More than 7,000 educators from all 50 states, including about 80 from Utah, gathered in Orlando July 3-6 to attend the National Education Association’s 94th Representative Assembly (RA). The RA is the top decision-making body for the nearly 3 million-member NEA, and sets Association policy for the coming year. Embracing the meeting’s theme – “NEA: Unite. Inspire. Lead.” – delegates tackled complex issues with far-reaching implications for the profession, from the future of testing to equity in education.
“The RA was an empowering learning experience. It was exciting to learn more about the NEA and get to know other new delegates and Utah delegates,” said Murray Education Association member and first-time RA attendee Mindy Ball. Weber Education Association member Shelese Stansfield added, “I loved getting to know more Utah and other state delegates. Learning about their opinions and personal lives has shown me that we are all here to work together for Utah and the good of our students.”
“My experience…inspired me to go home and start working on some things at the local level,” said Cynthia Bowser, member of the Jordan Education Association. “By the end of the session I was in awe of how it could work so smoothly with such a large group,” noted Alpine Education Association member Joan Jensen.
Delegates passed two high-profile New Business Items (NBIs) supporting the recommendations of the NEA Task Force on Accountability, which recently released its report, “A New Vision for Student Success.” In the report, the 19-member Task Force addresses issues that the current narrow focus on testing overlooks, including equity and access, and explains how shared responsibility for our educational system will best serve students.
“By passing this NBI, the delegates recognized that we can’t do this important work alone,” said NEA Vice President Becky Pringle. “We must partner with other education, parent and community stakeholders; we must work shoulder to shoulder or we won’t be successful in realizing our vision.”
RA delegates also approved an NBI that addresses issues of institutional racism. The measure also calls for a coalition of partners to work together to eradicate policies that perpetuate institutional racism in education and expand educator-led professional development in areas of cultural competence, diversity and social justice.
The indispensable role educators play in forging progress on these fronts was a recurring theme in many of the speeches delivered at the RA.
“Whatever journey brought you to this room, your hearts are wrapped around your students. From the very beginning, our mission has never changed: we wake up every day set on doing whatever we can to ensure that our students have every opportunity to learn, to grow, to succeed,” said NEA President, Lily Eskelsen García.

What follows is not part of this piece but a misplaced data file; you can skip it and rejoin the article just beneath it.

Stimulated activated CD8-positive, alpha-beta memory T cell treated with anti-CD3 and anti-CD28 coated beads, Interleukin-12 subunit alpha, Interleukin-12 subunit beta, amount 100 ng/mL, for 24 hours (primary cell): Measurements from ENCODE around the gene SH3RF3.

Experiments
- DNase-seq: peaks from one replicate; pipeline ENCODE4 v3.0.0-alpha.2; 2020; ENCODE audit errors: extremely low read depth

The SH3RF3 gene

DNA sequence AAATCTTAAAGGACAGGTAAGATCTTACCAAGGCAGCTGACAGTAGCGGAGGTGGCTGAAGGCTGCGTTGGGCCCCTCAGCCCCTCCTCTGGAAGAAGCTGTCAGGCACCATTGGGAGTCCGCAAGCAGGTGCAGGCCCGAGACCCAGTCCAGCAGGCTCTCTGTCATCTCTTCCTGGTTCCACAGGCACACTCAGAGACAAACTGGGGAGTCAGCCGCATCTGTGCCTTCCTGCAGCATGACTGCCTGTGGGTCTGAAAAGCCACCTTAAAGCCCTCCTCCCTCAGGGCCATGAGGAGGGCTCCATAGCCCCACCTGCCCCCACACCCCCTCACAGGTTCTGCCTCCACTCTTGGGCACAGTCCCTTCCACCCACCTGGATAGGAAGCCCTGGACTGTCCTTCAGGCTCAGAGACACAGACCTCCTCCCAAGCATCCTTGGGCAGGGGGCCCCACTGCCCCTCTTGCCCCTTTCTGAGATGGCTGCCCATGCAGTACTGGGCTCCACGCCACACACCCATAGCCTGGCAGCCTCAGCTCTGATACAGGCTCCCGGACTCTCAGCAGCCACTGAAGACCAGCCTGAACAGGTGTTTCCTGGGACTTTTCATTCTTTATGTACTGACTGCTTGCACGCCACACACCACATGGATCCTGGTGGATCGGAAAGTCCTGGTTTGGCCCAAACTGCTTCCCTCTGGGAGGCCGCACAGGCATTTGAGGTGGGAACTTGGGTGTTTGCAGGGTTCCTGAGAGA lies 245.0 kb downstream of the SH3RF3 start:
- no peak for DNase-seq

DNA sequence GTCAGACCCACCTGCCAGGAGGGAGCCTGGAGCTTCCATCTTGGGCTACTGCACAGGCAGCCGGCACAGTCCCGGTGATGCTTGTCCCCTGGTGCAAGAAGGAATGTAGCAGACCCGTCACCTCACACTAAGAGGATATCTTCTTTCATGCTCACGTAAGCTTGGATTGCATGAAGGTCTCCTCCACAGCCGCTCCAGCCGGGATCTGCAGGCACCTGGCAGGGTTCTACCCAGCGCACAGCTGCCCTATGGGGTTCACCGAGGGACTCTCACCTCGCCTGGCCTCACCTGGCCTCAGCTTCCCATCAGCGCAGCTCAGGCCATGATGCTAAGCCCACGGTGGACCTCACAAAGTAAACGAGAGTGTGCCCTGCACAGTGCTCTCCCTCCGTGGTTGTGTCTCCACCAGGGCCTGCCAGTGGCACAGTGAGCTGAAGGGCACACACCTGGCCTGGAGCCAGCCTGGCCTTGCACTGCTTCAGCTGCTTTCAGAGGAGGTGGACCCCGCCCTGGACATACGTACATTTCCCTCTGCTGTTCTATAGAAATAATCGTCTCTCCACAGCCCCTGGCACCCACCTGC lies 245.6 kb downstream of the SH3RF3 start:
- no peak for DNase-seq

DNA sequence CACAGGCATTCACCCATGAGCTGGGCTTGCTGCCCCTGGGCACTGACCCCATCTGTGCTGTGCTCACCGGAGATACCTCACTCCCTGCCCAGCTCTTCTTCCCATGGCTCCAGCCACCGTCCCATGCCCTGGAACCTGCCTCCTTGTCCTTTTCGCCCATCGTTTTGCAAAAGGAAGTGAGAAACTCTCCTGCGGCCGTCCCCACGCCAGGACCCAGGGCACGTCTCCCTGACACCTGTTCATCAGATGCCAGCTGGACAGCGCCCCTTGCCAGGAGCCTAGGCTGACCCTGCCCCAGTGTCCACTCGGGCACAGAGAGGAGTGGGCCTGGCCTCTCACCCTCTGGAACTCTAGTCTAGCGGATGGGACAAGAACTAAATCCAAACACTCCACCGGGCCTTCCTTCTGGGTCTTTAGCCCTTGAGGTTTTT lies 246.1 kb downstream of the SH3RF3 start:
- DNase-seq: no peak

In her keynote address, García congratulated educators everywhere for their relentless advocacy in helping shape a better Elementary and Secondary Education Act, currently being debated in the U.S. Senate.
“A minor miracle occurred because of you. We demanded an end to the toxic testing produced by AYP that limits what it means to teach and what it means to learn to what fits on a standardized test. We told your Senators: Replace that failed one-size-fits-all bubble sheet with a dashboard of multiple indicators of success,” García said.
NEA Executive Director John Stocks told delegates that educators are part of a “New American Majority” that is demanding action on a wide range of economic and social justice issues.
“This movement is fueled by growing income inequality, the scourge of racial injustice, attacks on our voting rights, a political system rigged to benefit the wealthy and powerful, the corporate takeover of our public school system and the threat of global climate change,” Stocks said.
2015 National Teacher of the Year Shanna Peeples also addressed the delegates, encouraging her colleagues to do “battle with stories” by being the voice and champions of their students.
“Our critics love clichés, simplistic slogans and manipulated data,” said Peeples. “This is how they attack, and the good news is the utter banality of those attacks. Stories are different. There is no defense against a good story.…I contend that we advocate best for our students and our profession when we are brave enough to tell our stories.”